The current fad of ‘binging’ on TV box-sets has rather past the Revolt by, but in sitting down to pen this write-up of the opening night of Street Feast’s fourth season at the Model Market in Lewisham, it’s hard not to think of at as a series. Will MM resume where it left off last year? How might the cast change? Will there be any dramatic new twists? Just how messy is devouring one of Mother Flipper’s finest going to be whilst nursing a rum punch? You get the picture. But before jumping in to this series…
… Previously on Model Market:
Season 4: And so, for the fourth successive time, a full set of Radicals, plus chums, descended on the Model Market and were pleased to be able to secure our favourite perch to enjoy an evening of street food and people watching. (You’ll understand of course if we don’t reveal where said perch is – nothing personal – except that it’s within easy striking distance of the main bar. Obvs. ). Thankfully the weather was kind, despite the dark clouds overhead, and indeed remained remarkably mild throughout the evening. Aided by what seemed like more heaters than before and the familiar smokey warmth from the braziers.
One addition – we were perhaps a tad too excited to notice (though it gave us something to talk about) – was that of a roof over the street to the left as you look from the main bar (the one you enter the place on). It also looked like the roof on the other side had been improved. Which will be very useful when the weather does turn for the worse. Enough on the roofs.
There were also quite a few changes to the food outlets. The much anticipated Namban – Japanese street food based in Brixton – was there. And its Eringi mushrooms went down well. Less popular was the new taco place (Tacos del Rey) which seemed to take an age to assemble and then underwhelmed when they were. Worth a second visit though as it’s not impossible that having taken the spot of past favourite Yum Bun had something to do with the verdict. The SE Cakery, which provided one Radical with a much envied, apparently very tasty, and resolutely un-shared, chocolate brownie, is now in place of what was the rather popular hot-dog shop.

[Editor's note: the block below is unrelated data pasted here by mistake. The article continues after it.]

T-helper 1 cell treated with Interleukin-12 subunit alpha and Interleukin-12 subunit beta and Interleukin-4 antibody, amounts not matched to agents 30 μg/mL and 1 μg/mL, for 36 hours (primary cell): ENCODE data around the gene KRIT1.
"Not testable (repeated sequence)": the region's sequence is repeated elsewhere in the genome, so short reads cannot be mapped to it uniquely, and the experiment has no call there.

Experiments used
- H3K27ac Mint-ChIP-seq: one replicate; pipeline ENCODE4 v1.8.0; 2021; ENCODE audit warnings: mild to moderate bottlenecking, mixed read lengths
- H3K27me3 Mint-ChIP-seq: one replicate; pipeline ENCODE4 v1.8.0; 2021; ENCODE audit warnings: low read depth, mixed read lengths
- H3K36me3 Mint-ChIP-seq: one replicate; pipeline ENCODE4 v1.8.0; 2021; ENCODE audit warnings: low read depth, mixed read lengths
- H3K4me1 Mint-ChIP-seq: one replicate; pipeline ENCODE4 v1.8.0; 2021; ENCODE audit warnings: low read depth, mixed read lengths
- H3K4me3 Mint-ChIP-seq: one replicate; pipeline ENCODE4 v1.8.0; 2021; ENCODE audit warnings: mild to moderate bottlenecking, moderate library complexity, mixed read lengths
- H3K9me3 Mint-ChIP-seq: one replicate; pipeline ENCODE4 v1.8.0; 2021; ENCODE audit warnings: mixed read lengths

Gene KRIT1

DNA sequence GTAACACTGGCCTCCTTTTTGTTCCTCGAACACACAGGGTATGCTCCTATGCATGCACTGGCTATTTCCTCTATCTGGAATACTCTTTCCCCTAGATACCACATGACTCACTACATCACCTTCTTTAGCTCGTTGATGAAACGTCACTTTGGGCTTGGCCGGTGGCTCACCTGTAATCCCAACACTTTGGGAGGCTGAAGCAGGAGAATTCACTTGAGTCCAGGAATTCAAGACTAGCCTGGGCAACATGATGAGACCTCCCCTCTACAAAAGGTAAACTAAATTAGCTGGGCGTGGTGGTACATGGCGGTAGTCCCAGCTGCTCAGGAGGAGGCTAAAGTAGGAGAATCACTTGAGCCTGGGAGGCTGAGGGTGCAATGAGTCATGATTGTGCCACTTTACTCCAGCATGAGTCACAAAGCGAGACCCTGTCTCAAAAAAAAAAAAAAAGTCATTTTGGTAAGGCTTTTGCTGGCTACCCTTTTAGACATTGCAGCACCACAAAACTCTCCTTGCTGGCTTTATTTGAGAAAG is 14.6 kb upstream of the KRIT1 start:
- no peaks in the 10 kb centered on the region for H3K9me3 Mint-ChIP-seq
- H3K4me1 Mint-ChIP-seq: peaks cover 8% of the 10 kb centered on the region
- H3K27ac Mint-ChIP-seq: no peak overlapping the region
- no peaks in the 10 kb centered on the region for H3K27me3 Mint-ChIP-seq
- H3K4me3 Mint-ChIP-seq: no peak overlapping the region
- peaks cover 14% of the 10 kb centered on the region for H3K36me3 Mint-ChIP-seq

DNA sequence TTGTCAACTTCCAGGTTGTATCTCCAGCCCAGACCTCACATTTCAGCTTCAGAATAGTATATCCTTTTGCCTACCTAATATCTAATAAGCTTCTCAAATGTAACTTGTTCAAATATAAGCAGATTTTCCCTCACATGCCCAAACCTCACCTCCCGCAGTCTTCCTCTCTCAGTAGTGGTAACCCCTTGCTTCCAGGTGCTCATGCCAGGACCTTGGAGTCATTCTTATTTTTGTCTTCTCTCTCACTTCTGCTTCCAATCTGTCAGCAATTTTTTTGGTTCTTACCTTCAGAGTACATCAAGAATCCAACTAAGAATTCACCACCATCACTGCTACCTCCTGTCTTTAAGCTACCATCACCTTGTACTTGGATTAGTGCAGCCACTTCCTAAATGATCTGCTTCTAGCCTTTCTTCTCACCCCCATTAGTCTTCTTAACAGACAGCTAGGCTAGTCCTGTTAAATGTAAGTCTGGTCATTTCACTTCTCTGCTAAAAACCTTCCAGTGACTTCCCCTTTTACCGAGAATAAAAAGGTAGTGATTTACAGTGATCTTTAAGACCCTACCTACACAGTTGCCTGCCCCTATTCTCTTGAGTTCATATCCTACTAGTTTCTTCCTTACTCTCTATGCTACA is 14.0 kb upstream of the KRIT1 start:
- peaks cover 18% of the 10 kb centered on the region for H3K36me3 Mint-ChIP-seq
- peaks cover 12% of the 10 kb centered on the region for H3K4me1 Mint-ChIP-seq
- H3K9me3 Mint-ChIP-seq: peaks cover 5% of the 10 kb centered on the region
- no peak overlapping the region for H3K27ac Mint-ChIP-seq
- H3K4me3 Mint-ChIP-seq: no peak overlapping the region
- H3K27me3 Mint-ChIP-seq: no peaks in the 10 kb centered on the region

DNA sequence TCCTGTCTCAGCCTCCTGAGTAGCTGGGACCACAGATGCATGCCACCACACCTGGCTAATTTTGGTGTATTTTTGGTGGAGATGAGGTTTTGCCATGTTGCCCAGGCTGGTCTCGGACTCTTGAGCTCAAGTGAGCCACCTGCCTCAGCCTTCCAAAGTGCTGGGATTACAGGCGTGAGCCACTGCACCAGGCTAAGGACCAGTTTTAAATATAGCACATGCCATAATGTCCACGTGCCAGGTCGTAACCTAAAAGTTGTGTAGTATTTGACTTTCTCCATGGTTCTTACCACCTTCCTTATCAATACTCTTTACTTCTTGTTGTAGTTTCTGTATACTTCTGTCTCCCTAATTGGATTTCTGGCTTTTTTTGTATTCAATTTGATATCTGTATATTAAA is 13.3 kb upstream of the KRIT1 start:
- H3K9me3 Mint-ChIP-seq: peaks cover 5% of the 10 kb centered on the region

As mentioned, stalwart Mother Flipper is still there as is Mama’s Jerk, whose jerk chips rather divided opinion, though were demolished in good order. The Italian place (‘Cheeky Italian’?) has gone as has ‘Smokestak’, Rola Wala and no doubt some others we’ve forgotten. There’s also a new Venezuelan place that was a big hit. A new bar is due to open next week (in the shop opposite the main bar which seemed previously to be used for particularly, ehm, relaxed, people to sit in) and the main bar itself now offers Sierra beer which offers a very welcome alternative to the Frontier lager.
Winyl is still there though no longer providing the music, with the DJ station having re-located to the main bar. Despite the relocation the music doesn’t appear to have changed much, which prompted the other main topic of conversation of the evening (having calmed down about the roof and had a rather unexpected discussion about Winnie Mandela – don’t ask).
So, the problem with the music is that it consists of a series of tracks that contain familiar beats from popular songs (think Beat It, by Michael Jackson or some of the more bass-laden David Bowie tracks) but without actually breaking in to the up-tempo part of any of those tunes. Which. Is. Very. Frustrating. And not at all conducive to people dancing, if that’s your thing. A bit like having your songs on some sort of ‘first 30 seconds only’ shuffle so that you never get the opportunity to belt out the chorus. It wasn’t always like this and indeed some of the Revolt’s first visits to Model Market were memorable for there being a great deal of dancing (which we observed in a dignified manner of course) but at the last few visits there has not, and in our view this is partly due to the music being played.
After another ale and having by now exhausted all sensible topics of conversation and resorted instead to sending people amusing whatsapp messages the Revolt finally left Model Market satisfied at having seen it open for a fourth year in a row. Which is something worth reflecting on; what the people behind this place have done with a seemingly futureless site, and that it has been such a success for the past three years and still going strong, is really impressive. It’s given the area something it lacked as well raising its profile across the city. And, as our thoughts on the music no doubt reveal, it provides the Revolt with possibly the only ‘trendy’ venue that we attend with any regularity and, somehow, really like.